The play, which I presume was supposed to be a farce, had as many caricatures as could humanly be fitted onto the small stage. There were pretty nurses wearing short tight skirts and high heels, being murdered by mad scientists, who in turn were looked after by a thoroughly loony, humpbacked psychiatrist. The final straw for our group was when two young German men dressed in lederhosen entered the stage.

The plot (which was recounted to us by a very friendly member of the staff who saw us leaving early) was so silly that I think even the actors had difficulty in believing in their own characters and came across as stiff and unconvincing.

But in the name of science, which became our theme of the night, we decided to carry out research of our own, making our way to the recently opened Speakeasy cocktail bar in Hampstead, Dach and Sons (Time Out review here). We tried almost all their inventive drinks, so much so, that the next morning my head rather wished we'd stayed on for the second half of the play…below some of the drinks we had. (Don't ask me to name them.)

The friendly barman
who kept supplying us
with cocktails at Dach and Sons.
(The Physicists ran until 21 July this year)

Sunday, 9 September 2012

Timon of Athens at The National Theatre

Simon Russell Beale, centre, is in compelling form in Nicholas Hytner's production of Timon Of Athens. Photograph: Tristram Kenton 
I love Simon Russell Beale and I love the National Theatre.

Mr R-B could act the contents of the Yellow Pages for me and I'd give him a standing ovation. So the fact the this unfinished play by Shakespeare was more depressing and (dare I say it) a little boring, rewritten and set as it was in the modern times, didn't matter a jot to me.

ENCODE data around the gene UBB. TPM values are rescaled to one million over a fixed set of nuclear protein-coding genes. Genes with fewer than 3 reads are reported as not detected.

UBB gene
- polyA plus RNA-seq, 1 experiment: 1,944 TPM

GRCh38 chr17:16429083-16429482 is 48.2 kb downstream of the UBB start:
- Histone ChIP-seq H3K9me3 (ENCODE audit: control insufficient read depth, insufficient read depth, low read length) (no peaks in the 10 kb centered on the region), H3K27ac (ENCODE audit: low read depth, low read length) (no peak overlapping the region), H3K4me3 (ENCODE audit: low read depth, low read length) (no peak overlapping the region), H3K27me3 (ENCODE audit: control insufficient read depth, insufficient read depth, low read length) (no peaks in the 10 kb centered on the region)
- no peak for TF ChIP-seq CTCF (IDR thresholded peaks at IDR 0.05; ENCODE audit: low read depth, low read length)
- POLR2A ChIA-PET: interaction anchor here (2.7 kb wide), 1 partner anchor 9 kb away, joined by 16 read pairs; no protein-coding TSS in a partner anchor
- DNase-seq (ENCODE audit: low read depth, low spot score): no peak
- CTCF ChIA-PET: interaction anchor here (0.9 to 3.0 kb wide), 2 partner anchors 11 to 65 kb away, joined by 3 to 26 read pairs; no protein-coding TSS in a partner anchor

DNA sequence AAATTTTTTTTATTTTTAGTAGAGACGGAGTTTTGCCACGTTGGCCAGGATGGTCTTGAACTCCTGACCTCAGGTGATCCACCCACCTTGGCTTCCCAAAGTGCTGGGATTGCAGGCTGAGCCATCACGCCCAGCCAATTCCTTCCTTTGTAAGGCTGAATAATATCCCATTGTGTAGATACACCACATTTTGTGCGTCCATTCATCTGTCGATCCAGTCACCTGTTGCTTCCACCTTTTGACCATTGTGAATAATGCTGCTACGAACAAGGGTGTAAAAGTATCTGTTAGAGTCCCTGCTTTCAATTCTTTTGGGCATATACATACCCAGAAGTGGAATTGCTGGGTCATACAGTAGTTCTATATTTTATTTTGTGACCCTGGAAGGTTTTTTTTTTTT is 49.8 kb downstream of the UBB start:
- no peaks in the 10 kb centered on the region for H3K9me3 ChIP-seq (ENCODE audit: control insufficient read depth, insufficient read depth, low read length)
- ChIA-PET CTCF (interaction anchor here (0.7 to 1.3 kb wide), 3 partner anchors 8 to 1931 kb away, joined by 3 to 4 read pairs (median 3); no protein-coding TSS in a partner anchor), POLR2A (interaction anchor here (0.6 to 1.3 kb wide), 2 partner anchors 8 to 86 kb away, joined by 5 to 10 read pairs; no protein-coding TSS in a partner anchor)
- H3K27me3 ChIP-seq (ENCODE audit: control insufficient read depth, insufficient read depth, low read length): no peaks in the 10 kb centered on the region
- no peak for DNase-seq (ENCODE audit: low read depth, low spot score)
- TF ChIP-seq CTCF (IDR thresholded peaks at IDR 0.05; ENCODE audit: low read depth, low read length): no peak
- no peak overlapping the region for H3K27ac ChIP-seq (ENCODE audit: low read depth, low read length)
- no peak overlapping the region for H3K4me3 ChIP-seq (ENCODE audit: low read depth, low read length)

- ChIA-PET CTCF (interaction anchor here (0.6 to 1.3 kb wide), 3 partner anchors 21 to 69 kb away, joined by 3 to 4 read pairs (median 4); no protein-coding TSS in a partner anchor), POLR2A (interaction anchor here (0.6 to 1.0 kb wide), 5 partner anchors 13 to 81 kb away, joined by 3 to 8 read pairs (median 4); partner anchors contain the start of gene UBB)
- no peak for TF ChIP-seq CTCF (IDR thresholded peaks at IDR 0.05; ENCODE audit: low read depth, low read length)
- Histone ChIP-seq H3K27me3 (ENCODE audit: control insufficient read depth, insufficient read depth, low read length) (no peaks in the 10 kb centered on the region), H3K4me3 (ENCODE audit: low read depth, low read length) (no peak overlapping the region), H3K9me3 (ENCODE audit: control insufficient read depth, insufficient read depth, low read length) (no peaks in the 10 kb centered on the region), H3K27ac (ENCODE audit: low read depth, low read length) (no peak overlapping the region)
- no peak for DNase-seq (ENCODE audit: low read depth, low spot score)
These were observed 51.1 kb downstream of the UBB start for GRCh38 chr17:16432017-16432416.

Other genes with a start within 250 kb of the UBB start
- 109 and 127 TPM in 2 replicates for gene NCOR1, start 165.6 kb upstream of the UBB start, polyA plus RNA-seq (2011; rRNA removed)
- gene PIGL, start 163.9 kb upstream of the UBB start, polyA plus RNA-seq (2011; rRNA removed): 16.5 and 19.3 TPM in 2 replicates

Simon Russell Beale owned the stage, and I laughed, scoffed and cried with him as his fortunes, as Timon, were turned from the wealthy - and too generous as it turned out - Athenian benefactor to a down and out tramp. The lessons of the play were that good time friends are just that - good time friends - and that money breeds greed and violence. There were some references to last summer's riots in London as well as to the recent anti Capitalist demonstrations in the City of London, the credit crunch and the corruptive effect of absolute wealth, but on the whole no-one in the play came out smelling of roses.

I think it's a noble effort to try both to finish a play by such a master as Shakespeare, as well as to set it in modern times. I've said on this blog before that I'm really no expert on Shakespeare - he was but skimmed in my Finnish education - and have to admit that this play was a difficult one for me to grasp.

And Timon of Athens lacked any kind of reprieve for the audience; there was very little humour, no sex and no love story. But, it may be that, as I've found with other Shakespeare plays, they have a habit of growing on you: the more Shakespeare I see the more I enjoy him.

As with Shakespeare, the National Theatre too has been growing on me. When  I moved here in the early 1980's I thought the South Bank building ugly and the theatre too large, sterile and anonymous. But now I love the stark architecture and appreciate the flexibility the different stages at the National afford a theatre company. And having spent the previous night not at all enjoying King Lear at the Almeida, partly because the seats were cramped, the comfortable chairs of the National were a bonus too.

The lighting at the National is often dramatic too.
Timon of Athens runs until 1 November 2012
Olivier Theatre
National Theatre
South Bank